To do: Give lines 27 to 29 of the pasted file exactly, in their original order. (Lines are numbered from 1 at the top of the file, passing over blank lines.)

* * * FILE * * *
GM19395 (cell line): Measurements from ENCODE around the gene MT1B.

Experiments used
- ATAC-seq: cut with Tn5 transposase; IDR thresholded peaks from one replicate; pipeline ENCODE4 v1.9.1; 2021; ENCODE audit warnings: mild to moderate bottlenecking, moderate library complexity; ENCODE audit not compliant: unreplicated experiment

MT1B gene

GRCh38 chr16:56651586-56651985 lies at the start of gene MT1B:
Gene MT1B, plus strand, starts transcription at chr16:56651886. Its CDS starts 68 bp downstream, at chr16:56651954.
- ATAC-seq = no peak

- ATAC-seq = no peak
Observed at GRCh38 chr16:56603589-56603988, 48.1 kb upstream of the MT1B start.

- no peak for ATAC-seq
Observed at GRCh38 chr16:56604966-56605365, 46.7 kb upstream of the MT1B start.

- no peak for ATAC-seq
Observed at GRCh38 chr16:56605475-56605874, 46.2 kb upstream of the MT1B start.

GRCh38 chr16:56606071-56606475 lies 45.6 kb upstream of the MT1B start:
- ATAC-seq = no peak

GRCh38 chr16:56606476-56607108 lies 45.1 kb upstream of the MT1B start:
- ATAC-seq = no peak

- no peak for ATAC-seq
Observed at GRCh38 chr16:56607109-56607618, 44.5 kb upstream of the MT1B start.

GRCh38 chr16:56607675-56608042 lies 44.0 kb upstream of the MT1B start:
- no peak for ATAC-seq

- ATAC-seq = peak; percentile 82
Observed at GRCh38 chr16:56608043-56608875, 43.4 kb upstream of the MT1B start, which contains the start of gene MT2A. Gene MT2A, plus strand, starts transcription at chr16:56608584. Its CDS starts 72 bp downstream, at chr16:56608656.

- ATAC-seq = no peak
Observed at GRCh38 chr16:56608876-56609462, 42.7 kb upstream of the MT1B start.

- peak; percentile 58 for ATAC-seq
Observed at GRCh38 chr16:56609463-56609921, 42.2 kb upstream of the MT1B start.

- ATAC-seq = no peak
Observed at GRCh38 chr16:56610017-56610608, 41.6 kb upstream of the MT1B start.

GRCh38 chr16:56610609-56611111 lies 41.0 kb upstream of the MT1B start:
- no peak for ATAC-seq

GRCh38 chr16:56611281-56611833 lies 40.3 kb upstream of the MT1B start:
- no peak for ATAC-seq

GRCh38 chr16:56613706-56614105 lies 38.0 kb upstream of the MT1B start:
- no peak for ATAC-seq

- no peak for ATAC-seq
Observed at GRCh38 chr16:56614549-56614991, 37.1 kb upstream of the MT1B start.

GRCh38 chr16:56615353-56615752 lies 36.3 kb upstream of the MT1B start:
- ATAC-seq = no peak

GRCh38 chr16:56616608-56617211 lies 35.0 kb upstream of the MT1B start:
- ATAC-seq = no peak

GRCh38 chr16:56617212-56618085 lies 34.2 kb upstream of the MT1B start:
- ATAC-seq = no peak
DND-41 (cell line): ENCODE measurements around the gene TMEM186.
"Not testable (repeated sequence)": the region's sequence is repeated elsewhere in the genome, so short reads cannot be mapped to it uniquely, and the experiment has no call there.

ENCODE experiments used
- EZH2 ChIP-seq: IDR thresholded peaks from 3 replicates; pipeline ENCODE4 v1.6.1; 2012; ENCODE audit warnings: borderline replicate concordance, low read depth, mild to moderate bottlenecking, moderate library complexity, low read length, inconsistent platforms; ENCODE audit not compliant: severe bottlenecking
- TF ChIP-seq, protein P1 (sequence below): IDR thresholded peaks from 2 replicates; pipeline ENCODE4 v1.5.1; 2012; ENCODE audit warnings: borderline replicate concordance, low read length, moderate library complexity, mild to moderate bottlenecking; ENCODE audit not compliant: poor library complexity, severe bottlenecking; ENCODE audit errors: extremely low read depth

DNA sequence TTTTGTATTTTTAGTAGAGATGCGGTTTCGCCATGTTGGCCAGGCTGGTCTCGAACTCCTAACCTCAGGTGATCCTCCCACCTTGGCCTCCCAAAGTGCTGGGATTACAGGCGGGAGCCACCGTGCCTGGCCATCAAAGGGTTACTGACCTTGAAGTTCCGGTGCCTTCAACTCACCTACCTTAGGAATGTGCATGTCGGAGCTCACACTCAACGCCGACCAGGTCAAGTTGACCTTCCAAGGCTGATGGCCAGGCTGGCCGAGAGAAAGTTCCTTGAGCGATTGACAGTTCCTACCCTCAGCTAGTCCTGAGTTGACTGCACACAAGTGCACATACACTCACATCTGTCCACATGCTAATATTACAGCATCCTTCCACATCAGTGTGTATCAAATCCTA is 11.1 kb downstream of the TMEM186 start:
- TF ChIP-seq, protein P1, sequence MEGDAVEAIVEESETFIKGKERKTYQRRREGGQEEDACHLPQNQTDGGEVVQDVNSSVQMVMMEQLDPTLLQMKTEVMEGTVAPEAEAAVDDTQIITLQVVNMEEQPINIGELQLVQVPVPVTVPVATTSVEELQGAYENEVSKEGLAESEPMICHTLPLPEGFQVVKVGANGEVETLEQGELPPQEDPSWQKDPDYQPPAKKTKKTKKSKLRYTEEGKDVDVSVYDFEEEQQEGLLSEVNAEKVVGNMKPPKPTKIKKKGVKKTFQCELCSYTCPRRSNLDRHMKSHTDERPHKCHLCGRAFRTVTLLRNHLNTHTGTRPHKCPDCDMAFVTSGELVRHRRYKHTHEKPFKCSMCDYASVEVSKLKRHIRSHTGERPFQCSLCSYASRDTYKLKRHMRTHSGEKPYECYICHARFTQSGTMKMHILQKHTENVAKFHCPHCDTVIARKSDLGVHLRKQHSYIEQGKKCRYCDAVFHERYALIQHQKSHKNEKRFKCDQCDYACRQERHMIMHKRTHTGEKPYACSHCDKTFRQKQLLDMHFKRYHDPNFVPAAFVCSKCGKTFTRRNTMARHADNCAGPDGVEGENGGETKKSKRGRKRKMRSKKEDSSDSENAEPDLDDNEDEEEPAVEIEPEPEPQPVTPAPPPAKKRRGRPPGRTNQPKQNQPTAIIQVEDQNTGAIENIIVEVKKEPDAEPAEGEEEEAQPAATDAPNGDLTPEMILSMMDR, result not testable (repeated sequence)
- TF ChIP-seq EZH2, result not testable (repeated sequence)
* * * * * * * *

Observed at GRCh38 chr16:56609463-56609921, 42.2 kb upstream of the MT1B start.

- ATAC-seq = no peak
Observed at GRCh38 chr16:56610017-56610608, 41.6 kb upstream of the MT1B start.